Subject(s)
COVID-19 , SARS-CoV-2 , Humans , Adolescent , Young Adult , Adult , COVID-19 Vaccines , Cross-Sectional Studies , COVID-19/epidemiology , COVID-19/prevention & control , Health Knowledge, Attitudes, Practice , Vaccination/psychology , Students/psychology
18.
Int J Environ Res Public Health ; 19(21)2022 Oct 26.
Article in English | MEDLINE | ID: covidwho-2090133

ABSTRACT

Our paper focuses on the issues of social health and psychological safety of university students involved in digital sustainable education during the COVID-19 pandemic. Currently, modern education is becoming inclusive due to the advancements in information and communication technologies (ICT), and it is important not only to stress the relevance of sustainable development and the use of digital technologies, but also their impact on students at schools and universities worldwide. Digital literacy is a newly emerging feature that results from the attitude of team members in the field of digital technologies. This paper explores the impacts of the COVID-19 pandemic on students' learning and well-being and outlines the potential considerations for educational systems as they support students through the recovery period and beyond. Our study is based on the results of our own survey that was administered using a snowball and convenient sample of 1524 respondents (aged 19-26 years; 56.2% females and 43.8% males) from the Czech Republic (N = 804) and Russia (N = 720). We employed the ANOVA and Dirichlet Process mixtures of Generalized Linear Models (DP-GLM) in order to explain the causes of stress and anxiety after grouping variables represented by gender and the study specializations. Our results demonstrate that more than 87% of the students in the sample expressed a medium to high vulnerability to stress, while 58% of the respondents were affected by severe anxiety during their online education engagement. The most important factors that emerged as significant were the fear of getting infected and social distancing, while the best strategy to cope with the stress was self-control. These results allow us to provide practical recommendations for effectively coping with and controlling stress and anxiety among students in the post-pandemic era. In addition, our findings might contribute considerably to the study of the overall long-term effect of the COVID-19 pandemic on the university students, in general, and the use of digital technologies in higher education, as well as on the public health.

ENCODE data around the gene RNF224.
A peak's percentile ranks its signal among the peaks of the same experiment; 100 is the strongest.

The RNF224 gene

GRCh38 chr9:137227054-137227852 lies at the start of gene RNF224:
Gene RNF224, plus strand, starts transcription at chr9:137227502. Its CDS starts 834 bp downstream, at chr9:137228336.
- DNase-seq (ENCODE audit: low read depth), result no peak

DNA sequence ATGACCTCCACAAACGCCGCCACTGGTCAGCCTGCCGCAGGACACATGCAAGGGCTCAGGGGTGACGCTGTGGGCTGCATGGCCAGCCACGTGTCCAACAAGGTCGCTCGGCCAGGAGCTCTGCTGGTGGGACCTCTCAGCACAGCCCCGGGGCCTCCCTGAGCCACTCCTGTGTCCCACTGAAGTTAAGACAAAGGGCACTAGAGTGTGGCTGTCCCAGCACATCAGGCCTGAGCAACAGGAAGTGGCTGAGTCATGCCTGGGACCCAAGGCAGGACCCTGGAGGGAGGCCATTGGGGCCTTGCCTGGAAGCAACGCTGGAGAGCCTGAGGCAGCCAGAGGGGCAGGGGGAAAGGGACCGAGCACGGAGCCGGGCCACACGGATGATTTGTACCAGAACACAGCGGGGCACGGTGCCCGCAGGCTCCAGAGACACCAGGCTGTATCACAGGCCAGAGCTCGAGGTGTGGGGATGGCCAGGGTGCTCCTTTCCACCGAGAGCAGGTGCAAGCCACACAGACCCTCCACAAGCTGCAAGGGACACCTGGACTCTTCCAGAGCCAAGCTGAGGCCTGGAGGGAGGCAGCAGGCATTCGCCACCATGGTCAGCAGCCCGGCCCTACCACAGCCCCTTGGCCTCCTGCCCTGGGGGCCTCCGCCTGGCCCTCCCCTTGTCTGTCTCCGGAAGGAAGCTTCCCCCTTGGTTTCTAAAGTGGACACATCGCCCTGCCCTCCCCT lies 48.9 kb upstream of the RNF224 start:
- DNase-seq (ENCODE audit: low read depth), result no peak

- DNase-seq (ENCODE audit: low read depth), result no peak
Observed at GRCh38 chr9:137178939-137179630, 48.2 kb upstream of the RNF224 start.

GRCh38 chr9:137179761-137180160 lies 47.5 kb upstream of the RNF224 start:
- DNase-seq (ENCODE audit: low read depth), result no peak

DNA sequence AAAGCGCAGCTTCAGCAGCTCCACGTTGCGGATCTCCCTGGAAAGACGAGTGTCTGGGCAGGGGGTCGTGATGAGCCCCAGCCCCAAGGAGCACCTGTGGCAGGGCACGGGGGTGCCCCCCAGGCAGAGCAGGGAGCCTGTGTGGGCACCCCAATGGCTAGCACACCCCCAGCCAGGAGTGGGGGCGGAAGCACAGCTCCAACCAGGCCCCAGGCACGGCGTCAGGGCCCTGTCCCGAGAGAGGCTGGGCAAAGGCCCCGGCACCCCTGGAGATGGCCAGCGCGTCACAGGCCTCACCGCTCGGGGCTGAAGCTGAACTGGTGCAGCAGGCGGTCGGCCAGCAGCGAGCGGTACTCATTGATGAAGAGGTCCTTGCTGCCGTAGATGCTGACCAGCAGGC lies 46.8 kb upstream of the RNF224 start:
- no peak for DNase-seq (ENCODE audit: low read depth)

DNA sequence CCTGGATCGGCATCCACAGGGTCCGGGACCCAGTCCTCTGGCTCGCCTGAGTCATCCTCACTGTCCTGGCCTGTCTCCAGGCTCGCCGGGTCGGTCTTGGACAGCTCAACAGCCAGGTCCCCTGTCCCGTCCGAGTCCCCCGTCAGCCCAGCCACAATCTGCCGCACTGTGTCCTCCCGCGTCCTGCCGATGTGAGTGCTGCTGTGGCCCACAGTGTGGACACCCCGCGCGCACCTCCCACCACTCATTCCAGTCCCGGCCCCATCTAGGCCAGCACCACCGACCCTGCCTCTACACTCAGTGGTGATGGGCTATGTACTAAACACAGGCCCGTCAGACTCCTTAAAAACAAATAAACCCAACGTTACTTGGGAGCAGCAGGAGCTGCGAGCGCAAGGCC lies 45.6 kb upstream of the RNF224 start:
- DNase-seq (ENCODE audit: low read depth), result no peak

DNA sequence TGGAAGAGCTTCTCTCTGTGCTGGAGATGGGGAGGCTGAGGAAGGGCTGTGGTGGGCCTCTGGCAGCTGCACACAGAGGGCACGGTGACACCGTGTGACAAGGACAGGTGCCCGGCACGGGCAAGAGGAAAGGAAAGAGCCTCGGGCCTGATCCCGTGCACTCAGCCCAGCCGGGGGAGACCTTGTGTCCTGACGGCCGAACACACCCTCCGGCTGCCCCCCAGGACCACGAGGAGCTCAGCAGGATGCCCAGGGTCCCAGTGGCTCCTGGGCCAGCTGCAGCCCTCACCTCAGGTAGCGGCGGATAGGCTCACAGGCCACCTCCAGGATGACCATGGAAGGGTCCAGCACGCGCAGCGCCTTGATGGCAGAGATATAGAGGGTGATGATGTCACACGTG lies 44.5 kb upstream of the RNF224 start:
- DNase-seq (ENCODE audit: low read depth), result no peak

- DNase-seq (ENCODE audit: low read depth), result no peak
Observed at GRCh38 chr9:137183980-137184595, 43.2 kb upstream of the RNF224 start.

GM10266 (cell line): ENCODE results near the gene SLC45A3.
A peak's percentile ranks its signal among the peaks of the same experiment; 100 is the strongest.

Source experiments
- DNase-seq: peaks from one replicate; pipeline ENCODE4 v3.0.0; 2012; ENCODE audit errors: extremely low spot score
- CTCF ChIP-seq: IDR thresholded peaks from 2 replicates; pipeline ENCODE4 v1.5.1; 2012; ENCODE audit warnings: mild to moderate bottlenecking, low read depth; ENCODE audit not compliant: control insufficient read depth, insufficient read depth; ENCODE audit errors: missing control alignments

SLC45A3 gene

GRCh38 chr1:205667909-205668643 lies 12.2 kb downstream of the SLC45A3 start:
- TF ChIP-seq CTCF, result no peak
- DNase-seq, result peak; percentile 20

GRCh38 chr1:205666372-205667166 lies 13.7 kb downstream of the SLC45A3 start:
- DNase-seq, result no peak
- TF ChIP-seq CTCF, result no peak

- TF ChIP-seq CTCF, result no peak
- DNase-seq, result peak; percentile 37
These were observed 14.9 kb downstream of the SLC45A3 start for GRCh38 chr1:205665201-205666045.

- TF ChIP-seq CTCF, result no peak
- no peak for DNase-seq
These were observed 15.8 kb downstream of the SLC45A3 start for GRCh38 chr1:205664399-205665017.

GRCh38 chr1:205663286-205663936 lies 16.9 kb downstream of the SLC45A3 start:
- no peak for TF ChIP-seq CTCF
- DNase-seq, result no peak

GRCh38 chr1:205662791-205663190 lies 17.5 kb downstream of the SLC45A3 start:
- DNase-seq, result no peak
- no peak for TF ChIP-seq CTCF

Subject(s)
COVID-19 , Education, Distance , Male , Female , Humans , COVID-19/epidemiology , Pandemics , Students/psychology , Universities
19.
Front Public Health ; 10: 977072, 2022.
Article in English | MEDLINE | ID: covidwho-2089935

ABSTRACT